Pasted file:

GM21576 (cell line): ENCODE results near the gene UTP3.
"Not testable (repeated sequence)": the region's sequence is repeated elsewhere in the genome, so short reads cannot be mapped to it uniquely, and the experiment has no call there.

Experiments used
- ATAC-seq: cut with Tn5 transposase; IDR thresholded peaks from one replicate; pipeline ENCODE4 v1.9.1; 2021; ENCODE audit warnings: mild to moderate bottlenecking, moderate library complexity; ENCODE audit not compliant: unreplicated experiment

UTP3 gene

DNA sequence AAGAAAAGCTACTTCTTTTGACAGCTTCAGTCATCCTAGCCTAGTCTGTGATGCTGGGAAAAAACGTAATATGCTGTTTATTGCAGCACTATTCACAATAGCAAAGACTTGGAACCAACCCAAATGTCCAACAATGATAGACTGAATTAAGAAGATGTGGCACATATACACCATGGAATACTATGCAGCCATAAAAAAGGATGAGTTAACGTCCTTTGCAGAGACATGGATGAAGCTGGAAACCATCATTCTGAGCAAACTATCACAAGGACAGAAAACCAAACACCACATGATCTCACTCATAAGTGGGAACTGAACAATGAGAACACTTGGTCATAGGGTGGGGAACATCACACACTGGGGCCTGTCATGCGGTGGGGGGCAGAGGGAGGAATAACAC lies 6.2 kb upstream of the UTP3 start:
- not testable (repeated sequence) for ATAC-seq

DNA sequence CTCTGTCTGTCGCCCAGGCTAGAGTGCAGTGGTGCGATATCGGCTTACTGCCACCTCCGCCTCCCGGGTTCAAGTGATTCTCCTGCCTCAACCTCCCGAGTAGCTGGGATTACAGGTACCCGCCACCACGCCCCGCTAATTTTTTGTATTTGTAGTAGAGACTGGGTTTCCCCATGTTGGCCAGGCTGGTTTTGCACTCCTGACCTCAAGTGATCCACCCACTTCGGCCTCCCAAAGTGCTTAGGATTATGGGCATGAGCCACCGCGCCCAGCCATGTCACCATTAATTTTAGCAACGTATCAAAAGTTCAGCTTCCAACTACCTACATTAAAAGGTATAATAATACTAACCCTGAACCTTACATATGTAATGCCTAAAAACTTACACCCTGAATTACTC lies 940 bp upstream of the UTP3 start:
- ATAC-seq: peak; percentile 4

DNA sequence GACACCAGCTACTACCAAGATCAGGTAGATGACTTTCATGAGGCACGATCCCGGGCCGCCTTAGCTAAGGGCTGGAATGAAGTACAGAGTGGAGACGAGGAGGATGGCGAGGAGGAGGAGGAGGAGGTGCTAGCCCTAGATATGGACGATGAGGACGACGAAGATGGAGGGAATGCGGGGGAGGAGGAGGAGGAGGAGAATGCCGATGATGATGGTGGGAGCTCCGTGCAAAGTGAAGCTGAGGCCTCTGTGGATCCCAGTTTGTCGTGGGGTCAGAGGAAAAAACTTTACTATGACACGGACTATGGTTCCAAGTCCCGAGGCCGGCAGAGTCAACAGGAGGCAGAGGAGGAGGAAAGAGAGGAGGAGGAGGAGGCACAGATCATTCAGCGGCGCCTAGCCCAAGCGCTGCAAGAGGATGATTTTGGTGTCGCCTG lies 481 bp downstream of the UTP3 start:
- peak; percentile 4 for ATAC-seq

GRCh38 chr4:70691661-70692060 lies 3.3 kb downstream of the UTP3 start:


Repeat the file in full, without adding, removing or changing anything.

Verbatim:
GM21576 (cell line): ENCODE results near the gene UTP3.
"Not testable (repeated sequence)": the region's sequence is repeated elsewhere in the genome, so short reads cannot be mapped to it uniquely, and the experiment has no call there.

Experiments used
- ATAC-seq: cut with Tn5 transposase; IDR thresholded peaks from one replicate; pipeline ENCODE4 v1.9.1; 2021; ENCODE audit warnings: mild to moderate bottlenecking, moderate library complexity; ENCODE audit not compliant: unreplicated experiment

UTP3 gene

DNA sequence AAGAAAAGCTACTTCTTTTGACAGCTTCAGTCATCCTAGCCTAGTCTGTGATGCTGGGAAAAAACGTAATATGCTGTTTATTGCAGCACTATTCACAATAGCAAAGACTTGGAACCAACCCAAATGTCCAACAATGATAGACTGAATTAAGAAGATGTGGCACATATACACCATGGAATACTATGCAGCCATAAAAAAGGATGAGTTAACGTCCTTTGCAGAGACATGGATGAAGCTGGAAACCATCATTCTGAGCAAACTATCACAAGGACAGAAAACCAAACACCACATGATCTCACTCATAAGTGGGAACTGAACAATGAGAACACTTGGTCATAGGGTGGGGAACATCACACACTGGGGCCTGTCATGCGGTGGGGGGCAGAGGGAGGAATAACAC lies 6.2 kb upstream of the UTP3 start:
- not testable (repeated sequence) for ATAC-seq

DNA sequence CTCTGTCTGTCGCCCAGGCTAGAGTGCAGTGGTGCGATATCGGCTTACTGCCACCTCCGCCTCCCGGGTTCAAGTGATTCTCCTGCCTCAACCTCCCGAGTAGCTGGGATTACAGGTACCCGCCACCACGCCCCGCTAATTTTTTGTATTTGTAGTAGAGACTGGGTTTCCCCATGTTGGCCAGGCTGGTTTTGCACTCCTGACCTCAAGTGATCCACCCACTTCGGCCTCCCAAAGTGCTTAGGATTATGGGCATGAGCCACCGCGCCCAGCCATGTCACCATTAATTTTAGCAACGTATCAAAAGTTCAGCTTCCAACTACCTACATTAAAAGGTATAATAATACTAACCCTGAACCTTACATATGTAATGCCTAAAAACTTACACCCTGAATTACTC lies 940 bp upstream of the UTP3 start:
- ATAC-seq: peak; percentile 4

DNA sequence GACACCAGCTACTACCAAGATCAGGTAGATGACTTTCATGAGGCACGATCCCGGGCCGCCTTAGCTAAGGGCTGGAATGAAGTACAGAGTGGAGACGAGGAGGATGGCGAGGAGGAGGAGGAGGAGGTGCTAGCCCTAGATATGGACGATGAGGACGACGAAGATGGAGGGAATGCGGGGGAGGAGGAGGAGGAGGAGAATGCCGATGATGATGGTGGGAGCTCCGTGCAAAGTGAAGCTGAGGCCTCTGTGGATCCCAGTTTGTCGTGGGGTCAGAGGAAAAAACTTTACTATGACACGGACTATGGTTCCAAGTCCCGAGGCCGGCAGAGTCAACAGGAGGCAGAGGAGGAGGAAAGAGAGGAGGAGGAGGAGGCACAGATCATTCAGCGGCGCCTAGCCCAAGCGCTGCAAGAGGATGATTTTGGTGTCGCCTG lies 481 bp downstream of the UTP3 start:
- peak; percentile 4 for ATAC-seq

GRCh38 chr4:70691661-70692060 lies 3.3 kb downstream of the UTP3 start: